To this end, the invention provides for a flexible sole for a cross-country ski boot including at least two members for connecting the sole to a binding device, such connecting members including anchoring portions in the sole, the connecting members being fixed to a common anchoring element that is affixed to the sole, the anchoring element including two anchoring zones, each connecting member being fixed to one of the anchoring zones, and the anchoring element including a central zone, which extends between the two anchoring zones and which is flexible so as to enable, during the use of the boot, a flexion of the sole section to which the anchoring element is affixed.
Other characteristics and advantages of the invention will be better understood from the detailed description that follows, with reference to the annexed drawings, in which:
The invention is described in the context of a binding device 12 for a cross-country ski 11 enabling the front end of a cross-country ski boot 10 to be connected to the ski while the rear end thereof remains free to be raised and lowered relative to the ski. See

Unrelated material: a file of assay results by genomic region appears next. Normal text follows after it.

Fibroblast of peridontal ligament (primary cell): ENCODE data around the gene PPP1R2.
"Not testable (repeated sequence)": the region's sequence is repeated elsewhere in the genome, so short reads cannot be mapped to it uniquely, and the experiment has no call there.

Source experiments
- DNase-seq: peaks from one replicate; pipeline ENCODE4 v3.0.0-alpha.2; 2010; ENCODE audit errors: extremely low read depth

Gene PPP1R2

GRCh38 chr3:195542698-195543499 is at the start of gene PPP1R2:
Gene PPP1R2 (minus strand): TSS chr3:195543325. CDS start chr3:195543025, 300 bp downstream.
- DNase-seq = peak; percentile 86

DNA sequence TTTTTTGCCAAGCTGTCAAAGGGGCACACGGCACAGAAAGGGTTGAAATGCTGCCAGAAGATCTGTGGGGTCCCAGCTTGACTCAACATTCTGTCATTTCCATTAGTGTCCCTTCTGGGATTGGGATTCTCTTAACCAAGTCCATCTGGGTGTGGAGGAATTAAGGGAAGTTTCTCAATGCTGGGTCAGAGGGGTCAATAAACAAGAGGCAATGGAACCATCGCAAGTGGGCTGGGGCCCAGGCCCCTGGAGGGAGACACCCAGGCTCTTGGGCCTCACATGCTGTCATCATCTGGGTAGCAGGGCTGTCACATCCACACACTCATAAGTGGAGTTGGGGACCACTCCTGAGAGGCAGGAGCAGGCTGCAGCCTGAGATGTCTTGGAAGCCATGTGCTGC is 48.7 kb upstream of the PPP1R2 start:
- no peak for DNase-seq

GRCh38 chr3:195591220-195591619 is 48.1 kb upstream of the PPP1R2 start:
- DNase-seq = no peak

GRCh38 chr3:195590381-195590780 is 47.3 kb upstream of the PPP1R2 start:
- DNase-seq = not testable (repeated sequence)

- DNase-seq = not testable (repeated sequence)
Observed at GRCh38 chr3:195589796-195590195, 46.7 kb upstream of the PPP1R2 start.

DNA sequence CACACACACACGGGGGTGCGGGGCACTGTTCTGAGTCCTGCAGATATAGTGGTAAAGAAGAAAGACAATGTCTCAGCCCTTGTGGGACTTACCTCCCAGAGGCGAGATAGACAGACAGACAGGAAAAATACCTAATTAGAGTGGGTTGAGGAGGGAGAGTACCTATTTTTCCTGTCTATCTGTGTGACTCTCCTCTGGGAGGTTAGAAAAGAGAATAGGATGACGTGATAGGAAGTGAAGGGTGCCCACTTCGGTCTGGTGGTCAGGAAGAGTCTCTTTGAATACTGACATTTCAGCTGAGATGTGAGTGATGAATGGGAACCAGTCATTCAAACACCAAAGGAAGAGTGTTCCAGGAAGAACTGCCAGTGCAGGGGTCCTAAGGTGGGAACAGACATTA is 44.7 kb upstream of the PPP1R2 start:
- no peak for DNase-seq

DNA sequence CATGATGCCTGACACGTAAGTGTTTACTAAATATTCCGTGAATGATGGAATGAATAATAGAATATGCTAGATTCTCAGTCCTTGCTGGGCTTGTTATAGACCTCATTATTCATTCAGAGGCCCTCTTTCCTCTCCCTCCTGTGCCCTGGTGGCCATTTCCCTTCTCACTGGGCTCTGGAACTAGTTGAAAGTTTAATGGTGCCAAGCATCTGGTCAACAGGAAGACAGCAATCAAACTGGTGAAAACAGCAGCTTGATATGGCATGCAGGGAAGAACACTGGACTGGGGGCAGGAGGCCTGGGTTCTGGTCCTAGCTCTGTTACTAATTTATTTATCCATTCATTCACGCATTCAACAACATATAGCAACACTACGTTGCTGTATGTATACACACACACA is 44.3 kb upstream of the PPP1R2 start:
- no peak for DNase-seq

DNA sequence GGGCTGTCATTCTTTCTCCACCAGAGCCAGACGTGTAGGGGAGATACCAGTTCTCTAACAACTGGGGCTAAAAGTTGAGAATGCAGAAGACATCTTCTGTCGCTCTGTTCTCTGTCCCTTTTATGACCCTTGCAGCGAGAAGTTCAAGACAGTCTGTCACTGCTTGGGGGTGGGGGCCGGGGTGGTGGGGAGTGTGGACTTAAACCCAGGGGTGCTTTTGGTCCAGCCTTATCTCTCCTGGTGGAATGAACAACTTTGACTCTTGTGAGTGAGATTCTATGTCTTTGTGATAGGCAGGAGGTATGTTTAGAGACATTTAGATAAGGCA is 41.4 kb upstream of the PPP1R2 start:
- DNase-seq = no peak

The boot shown in
Thus, each connecting member 16, 18, in the non-limiting illustrated embodiment, takes the form of a cylindrical rod 20, 21 that extends across a longitudinal groove 22, the groove having a gradual tapered transverse cross-section extending within the lower surface of the sole 14. Stated another way, the longitudinal groove 22 has a height that opens to the lower extent of the sole 14 and each of the two connecting members 16, 18 have active portions, i.e., portions exposed to connection with a binding device, which extend transversely across the groove, such active portions being entirely contained within the height of the groove.
The front rod 20 of the embodiment depicted in
Although the illustrated embodiment shows the connecting members, or connectors, as cylindrical rods, i.e., rods having a circular cross section, other shapes are encompassed within the scope of the invention which would allow the rear of the boot to be raised and lowered while the front of the boot is connected to the ski by means of such connecting members. Examples of such other shapes include non-circular cross sections, hooks, etc.
In the example shown and described, particularly in